Wing Chun Single Sticking Hand

There is a phenomenon in Kung fu and it is the esoteric approach different systems have to interacting with each other verbally, mentally and physically. All Chinese Martial Arts have their specialties and interactive partner training. From Tainchi to Praying Mantis, Bagua to Choy Li Fut, they all interact differently and with a variety of objectives. 

Using Wing Chun as an example, with the many lineages and clans, we have a common language we use as our starting point for interactive training, and that is Single Sticking Hand or Dan Chisau in Cantonese. This is the first time a student learns how to 'stick' to their partner, feeling for changes and openings and it's the first building block of Double Handed Interactions. Without learning how to use one arm at a time, how do you expect to train both hands in unison? More importantly, if you have a competitive mindset and can not let go of your own 'want to win' attitude  you will never benefit from Wing Chun! Our interactive platforms are designed to assist learning and although this may involve a little competitiveness as we get better, in the beginning you have to follow precise instruction and work together to secure the basics.

When we see demonstrations or performances of Wing Chun we are rarely taken back to this initial stage of training. It isn't seen often as it may be considered too basic, so why are there so many variations to such a simple exercise? And why do we dismiss it once we progress? Firstly, I have a limited view of other families and can only really share what I have trained and our first step to training with a partner tends to draw from previous drills. We rotate the 'seed' of Wing Chun which we call bong, Tan and Fook hands. Bong is like a cranes wing reaching outwards, Tan can be likened to holding the palm upwards and Fook tends to turn the palm downwards. We use this cyclic rotation to strengthen tendons and joints in the shoulder, elbow and wrist and once we have a partner to exchange pressure it begins to awaken the whole body and, like an antennae, help the students feel each others intentions in the most energy saving and effective manner.

So the reason we all look different? I have read and heard so many people talk about this training method yet when I see it first hand I know straight away if we have a connection, both to each other and through extended Wing Chun Family! So it's not like we are doing anything different on paper, as most talk the same talk, but the reality is quite different sometimes as some walk a different walk! The only people I have felt more of a connection to are those who have trained within the Lee Shing clan but for me also, there are positives to pick up from outsiders too and we must never forget that. As individuals we all need to hone our skills for ourselves first and some will always have a different way forward as this is the nature of Wing Chun itself. Be open to individual expression but be aware of our limitations too.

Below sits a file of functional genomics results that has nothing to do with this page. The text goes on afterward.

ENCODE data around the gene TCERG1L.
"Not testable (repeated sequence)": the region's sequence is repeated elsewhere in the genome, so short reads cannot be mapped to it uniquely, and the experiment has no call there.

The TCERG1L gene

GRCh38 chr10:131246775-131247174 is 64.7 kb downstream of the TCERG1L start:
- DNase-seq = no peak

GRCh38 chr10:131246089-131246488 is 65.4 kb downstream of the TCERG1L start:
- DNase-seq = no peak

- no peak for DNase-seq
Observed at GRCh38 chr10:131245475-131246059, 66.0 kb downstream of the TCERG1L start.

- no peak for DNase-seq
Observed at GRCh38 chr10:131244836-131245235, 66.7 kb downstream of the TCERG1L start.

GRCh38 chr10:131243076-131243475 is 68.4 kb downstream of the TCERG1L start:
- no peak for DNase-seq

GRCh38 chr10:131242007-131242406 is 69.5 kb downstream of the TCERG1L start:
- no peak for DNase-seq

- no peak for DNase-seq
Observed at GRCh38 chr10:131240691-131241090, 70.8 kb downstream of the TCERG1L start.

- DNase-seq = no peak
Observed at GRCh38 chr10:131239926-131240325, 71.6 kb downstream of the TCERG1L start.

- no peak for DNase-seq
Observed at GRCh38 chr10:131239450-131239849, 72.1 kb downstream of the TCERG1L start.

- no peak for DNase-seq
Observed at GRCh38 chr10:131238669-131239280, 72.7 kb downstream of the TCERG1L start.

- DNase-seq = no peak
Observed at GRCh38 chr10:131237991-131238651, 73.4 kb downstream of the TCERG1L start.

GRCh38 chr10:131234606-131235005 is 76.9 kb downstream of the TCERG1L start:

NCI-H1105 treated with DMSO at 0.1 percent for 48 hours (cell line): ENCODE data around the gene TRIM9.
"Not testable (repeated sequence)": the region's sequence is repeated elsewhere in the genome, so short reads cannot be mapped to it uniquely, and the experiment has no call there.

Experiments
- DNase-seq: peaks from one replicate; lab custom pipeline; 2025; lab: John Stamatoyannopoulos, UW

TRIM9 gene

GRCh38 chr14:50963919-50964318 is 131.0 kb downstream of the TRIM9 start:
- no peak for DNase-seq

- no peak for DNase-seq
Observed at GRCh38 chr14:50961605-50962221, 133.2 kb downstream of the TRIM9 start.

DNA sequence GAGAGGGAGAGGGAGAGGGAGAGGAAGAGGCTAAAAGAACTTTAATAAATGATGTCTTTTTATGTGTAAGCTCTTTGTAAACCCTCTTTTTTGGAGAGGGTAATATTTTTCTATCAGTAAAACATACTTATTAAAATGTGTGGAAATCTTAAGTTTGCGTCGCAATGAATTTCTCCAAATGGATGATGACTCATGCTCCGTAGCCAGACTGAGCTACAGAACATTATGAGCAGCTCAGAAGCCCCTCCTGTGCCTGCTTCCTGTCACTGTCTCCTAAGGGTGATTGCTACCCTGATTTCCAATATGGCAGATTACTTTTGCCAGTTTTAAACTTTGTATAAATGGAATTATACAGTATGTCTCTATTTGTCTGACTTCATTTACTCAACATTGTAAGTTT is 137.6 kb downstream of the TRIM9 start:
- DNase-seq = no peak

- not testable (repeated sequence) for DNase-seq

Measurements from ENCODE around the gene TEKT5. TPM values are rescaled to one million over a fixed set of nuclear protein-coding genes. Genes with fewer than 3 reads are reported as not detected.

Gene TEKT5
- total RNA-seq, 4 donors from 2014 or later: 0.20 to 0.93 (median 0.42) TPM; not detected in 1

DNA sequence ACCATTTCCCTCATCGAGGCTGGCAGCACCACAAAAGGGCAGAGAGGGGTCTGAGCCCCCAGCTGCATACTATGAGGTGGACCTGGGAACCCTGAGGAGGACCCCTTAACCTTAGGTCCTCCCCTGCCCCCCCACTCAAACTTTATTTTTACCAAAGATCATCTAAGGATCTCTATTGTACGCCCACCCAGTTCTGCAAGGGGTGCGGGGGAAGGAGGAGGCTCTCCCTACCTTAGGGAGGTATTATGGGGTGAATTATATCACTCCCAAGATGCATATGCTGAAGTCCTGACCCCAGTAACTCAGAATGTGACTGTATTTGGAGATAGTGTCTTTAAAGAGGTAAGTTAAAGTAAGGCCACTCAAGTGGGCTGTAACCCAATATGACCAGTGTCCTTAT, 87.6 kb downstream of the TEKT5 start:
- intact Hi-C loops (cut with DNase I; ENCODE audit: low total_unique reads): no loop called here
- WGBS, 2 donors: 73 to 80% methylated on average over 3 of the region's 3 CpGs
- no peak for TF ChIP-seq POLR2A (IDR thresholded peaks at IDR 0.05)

We are the youngest Chinese Martial Art around, and we can always learn and progress and develop, especially if we start on a good path from the beginning.





About the Author:
Photo by Christian Plach
Spencer Devine started his Martial Arts training at 9 years old. Growing up in North London he has always enjoyed old school Kung Fu movies and when he was 19 he met his first, and only Wing Chun Sifu who took him on as a formal ‘Tou Dai’ Disciple in 1995. He has no formal students of his own and built his personal training space in his back garden which he later named ‘Flystudio – Wing Chun Tong’.
While learning to teach with his Sifu and kung fu family, Spencer often wrote and published articles on behalf of the ‘Jun Mo Gwoon’ and when he settled down and started his own family he continued to coach and train a small Wing Chun Troupe with his kung fu Brother, taking on the name The Yum Yeurng Academy. He has a traditional approach to training Martial Arts, covering more wider cultural practises and is known for his performance abilities and detailed understanding of the Lee Shing family and Wing Chun system.
He is a regular Facebooker, and has recently started to promote his approach to training Wing Chun through his Video Blog.


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